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There has long been a divide between which workloads could run on CPUs vs. GPUs for machine learning (ML) and artificial intelligence (AI) applications. Intel is plotting a path to bridge that divide with its 4th Gen Xeon Scalable CPUs.
ML training has often been seen as the exclusive domain of GPUs and purpose-built accelerator hardware, rather than CPUs. That is a situation that Intel is now looking to disrupt. Intel’s goal is to enable organizations of all sizes to use CPUs for training, as well as for AI inference and data preparation, in a common data center platform that is the same from the edge of the network to the cloud.
“AI is now permeating into every application and every workflow,” Pradeep Dubey, senior fellow at Intel, said during a press briefing. “We want to accelerate this AI infusion into every application by focusing on end-to-end performance of the application.”
To support that vision, today Intel is launching its 4th generation Xeon Scalable processors, code-named Sapphire Rapids. The new processor integrates a host of new capabilities designed to help accelerate AI workloads on Intel’s CPU. Alongside the new silicon update is the launch of Intel’s AI Software Suite, which provides both open source as well as commercial tools to help build, deploy and optimize AI workloads.
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Intel Advanced Matrix Extensions (AMX) accelerates AI
One of the core innovations in the 4th generation Xeon Scalable processor, from an AI perspective, is the integration of Intel Advanced Matrix Extensions (AMX). Intel AMX provides CPU acceleration for what is known as dense matrix multiplication, which is central to many deep learning workloads today.
Dubey commented that, currently, many organizations will offload inferencing needs to discrete GPUs in order to meet a desired level of performance and service level agreements. He noted that the Intel AMX can provide a 10x performance increase in AI inference speeds over Intel third generation Xeon processors. The new Intel processor also provides speedups for data preparation as well as training.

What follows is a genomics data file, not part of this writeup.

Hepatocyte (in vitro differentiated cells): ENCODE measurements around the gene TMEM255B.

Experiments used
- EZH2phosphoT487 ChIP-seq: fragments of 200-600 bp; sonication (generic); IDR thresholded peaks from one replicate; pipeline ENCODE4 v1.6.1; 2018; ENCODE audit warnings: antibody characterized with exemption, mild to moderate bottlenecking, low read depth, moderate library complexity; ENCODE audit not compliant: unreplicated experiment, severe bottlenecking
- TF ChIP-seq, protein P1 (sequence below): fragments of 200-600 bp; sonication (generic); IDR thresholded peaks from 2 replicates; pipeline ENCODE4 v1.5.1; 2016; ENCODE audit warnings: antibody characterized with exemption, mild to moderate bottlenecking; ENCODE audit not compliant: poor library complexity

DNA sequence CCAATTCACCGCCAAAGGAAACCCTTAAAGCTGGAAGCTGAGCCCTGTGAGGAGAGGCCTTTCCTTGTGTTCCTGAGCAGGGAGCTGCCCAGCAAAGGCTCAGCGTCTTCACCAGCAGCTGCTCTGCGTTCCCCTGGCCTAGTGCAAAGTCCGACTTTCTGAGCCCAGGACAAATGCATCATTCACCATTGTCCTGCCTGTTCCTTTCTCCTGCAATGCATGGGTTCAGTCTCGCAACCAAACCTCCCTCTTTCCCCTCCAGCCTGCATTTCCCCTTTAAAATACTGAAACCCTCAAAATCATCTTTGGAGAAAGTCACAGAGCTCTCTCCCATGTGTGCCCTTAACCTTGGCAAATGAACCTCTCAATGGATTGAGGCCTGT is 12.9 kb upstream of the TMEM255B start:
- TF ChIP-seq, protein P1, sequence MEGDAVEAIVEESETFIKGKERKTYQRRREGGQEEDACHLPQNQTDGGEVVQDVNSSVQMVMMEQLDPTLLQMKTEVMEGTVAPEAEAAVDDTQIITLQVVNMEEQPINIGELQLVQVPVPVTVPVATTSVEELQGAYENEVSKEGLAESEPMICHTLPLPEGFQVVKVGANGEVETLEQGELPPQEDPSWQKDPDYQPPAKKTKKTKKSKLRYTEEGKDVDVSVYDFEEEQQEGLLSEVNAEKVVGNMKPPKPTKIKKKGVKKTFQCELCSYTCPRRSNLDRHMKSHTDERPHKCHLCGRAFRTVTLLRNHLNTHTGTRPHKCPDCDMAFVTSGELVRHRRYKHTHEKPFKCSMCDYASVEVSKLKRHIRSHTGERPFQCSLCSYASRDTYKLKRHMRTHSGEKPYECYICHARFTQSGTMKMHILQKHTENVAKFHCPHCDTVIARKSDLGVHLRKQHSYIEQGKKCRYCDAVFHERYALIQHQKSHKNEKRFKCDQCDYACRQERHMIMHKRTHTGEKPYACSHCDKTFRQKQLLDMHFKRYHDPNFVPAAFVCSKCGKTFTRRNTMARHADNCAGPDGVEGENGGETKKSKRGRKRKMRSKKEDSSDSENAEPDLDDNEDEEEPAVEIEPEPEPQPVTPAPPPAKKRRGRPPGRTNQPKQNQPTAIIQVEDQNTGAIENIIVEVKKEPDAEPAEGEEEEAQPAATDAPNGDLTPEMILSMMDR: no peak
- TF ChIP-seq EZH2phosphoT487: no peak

“This raises the bar of AI needs that can now be met on the CPU installation itself,” Dubey said.
The path to transfer learning
Much of the hype in the AI space in recent months has been around large language models (LLMs) and generative AI.
According to Intel, the initial training for LLMs will still typically require some form of discrete GPU such as the Intel Max Series GPUs. That said, for more common use cases, where an organization is looking to fine-tune an existing LLM, or retrain an existing model, the Intel AMX capabilities will provide high performance. That’s also an area where Intel is pushing the idea of transfer learning as a primary use case of Intel AMX.
“You can transfer the learnings from your original model to a new dataset so that you’re able to deploy the model faster,” Kavitha Prasad, VP and GM datacenter, AI and cloud execution and strategy, told VentureBeat. “That’s what transfer learning is all about.”
Intel AI Software Suite
Hardware alone is not enough to enable modern AI workloads. Software is also needed.
Intel is now aligning its AI software efforts with the new Intel AI Software Suite, which includes a combination of open-source frameworks, tools and services to help organizations build, train, deploy and optimize AI workloads.
Among the technologies in the AI Software Suite is the Intel Developer Catalog. In a press briefing, Jordan Plawner, senior director of Intel AI products, explained that the catalog provides 55 pretrained deep learning models that customers can just download and run.
The suite also includes SigOpt, which is a technology that Intel acquired in Oct 2020. Plawner said that SigOpt provides tools for hyper-parameter tuning in the ML training stage. OpenVINO, which helps organizations with building and deploying models, is also part of the Intel AI Software Suite.
With the combination of software and hardware that is easily deployed in data center, cloud and edge locations, Intel is optimistic that its 4th Gen Xeon Scalable CPU will help to democratize AI, making it more widely usable and available.
“The issue with AI being in the hands of too few is concerning,” Plawner said. “What’s needed, we believe, is a general-purpose CPU, like the Intel 4th Generation Xeon Scalable processor that can run any code and every workload and enable every developer.”